Allergic Diseases and Internalizing Behaviors in Early Childhood
BACKGROUND AND OBJECTIVES:
The relationship between allergic diseases and internalizing disorders has not been well characterized with regard to multiple allergic diseases or longitudinal study. The objective of this study was to examine the association between multiple allergic diseases in early childhood with validated measures of internalizing disorders in the school-age years.
Children enrolled in the Cincinnati Childhood Allergy and Air Pollution Study underwent skin testing and examinations at ages 1, 2, 3, 4, and 7 years. At age 7, parents completed the Behavior Assessment System for Children, Second Edition (BASC-2), a validated measure of childhood behavior and emotion. The association between allergic diseases at age 4, including allergic rhinitis, allergic persistent wheezing, atopic dermatitis, and allergic sensitization, and BASC-2 internalizing, anxiety, and depression T scores at age 7 was examined by logistic and linear regression, adjusting for covariates.
The cohort included 546 children with complete information on allergic disease and BASC-2 outcomes. Allergic rhinitis at age 4 was significantly associated with elevated internalizing (adjusted odds ratio [aOR]: 3.2; 95% confidence interval [CI]: 1.8–5.8), anxiety (aOR: 2.0; 95% CI: 1.2–3.6), and depressive scores (aOR: 3.2; 95% CI: 1.7–6.5) at age 7. Allergic persistent wheezing was significantly associated with elevated internalizing scores (aOR: 2.7; 95% CI: 1.2–6.3). The presence of >1 allergic disease (aOR: 3.6; 95% CI: 1.7–7.6) and allergic rhinitis with comorbid allergic disease(s) (aOR: 4.3; 95% CI: 2.0–9.2) at age 4 had dose-dependent associations with internalizing scores.
Children with allergic rhinitis and allergic persistent wheezing at age 4 are at increased risk of internalizing behaviors at age 7. Furthermore, multiple allergic diseases had a dose-dependent association with elevated internalizing scores.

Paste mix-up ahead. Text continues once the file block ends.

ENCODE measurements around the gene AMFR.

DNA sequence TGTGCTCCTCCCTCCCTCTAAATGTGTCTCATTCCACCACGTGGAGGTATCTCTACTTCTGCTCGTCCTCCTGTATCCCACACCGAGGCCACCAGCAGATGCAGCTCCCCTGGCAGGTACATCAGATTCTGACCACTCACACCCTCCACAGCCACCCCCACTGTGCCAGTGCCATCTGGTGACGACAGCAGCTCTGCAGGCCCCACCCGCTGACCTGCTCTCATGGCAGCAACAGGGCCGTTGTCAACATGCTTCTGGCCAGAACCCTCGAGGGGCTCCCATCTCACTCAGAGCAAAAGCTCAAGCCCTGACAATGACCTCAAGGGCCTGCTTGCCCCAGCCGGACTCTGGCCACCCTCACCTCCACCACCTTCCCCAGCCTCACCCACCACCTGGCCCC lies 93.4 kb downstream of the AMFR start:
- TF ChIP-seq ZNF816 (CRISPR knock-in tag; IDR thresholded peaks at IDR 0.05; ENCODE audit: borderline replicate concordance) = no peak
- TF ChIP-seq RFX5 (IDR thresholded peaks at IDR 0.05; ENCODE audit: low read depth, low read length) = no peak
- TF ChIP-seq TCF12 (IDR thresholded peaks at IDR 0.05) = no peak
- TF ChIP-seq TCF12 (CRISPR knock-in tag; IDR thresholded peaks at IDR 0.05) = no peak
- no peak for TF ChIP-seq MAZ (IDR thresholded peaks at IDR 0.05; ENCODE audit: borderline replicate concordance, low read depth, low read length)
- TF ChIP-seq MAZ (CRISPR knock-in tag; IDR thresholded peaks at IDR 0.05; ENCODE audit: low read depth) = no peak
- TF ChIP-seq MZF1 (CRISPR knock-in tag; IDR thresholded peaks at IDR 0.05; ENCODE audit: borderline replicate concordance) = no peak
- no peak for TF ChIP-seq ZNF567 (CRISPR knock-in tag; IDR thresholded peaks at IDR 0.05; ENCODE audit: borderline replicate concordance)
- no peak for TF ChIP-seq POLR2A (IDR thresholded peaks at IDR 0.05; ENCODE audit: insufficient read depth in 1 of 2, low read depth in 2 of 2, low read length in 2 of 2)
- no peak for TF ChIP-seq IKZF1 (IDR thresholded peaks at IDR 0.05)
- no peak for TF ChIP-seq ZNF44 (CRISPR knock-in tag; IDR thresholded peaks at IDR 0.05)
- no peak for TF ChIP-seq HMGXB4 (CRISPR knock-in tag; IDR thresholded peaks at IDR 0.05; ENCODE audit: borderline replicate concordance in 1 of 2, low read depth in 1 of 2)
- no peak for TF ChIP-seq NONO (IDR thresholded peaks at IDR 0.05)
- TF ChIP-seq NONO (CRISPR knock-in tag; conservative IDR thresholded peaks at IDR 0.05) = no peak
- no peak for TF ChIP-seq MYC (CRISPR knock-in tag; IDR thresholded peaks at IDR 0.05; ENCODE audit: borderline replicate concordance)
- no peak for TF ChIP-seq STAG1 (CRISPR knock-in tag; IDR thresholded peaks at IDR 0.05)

What’s Known on This Subject:
Allergic diseases in childhood have been associated with internalizing disorders, including anxiety and depression, but this is not well characterized in longitudinal studies and the effect of multiple allergic diseases on this relationship is unknown.
What This Study Adds:
Young children with allergic rhinitis or allergic persistent wheezing have significantly higher internalizing behavior scores in the school-age years. There is a dose-dependent relationship between multiple allergic diseases in early childhood with internalizing, anxiety, and depression scores in later years.
Up to one-quarter of children <18 years will develop a mental health disorder.14 Within the spectrum of mental health disorders, anxiety and depressive disorders are classified under the broader category of internalizing behaviors57 and refer to symptoms that are internally focused including anxiety, phobias, and depressive mood.89 The prevalence of depressive and anxiety disorders in children ages 6 to 19 years has been estimated to range from ∼4% to 8%,10 and these disorders in childhood have been associated with later mental and behavioral problems,81112 chronic health problems,81314 and high-risk health behaviors.4 The association between allergic diseases,1517 such as allergic rhinitis,1819 asthma,2021 food allergy,22 and atopic dermatitis,2324 with internalizing disorders has been shown; however, whereas many of these studies25 used validated measures, few studies have been able to evaluate the relationship longitudinally. In addition, no previous study has extensively evaluated whether there is a dose-dependent relationship between multiple comorbid allergic diseases and the development of internalizing behaviors.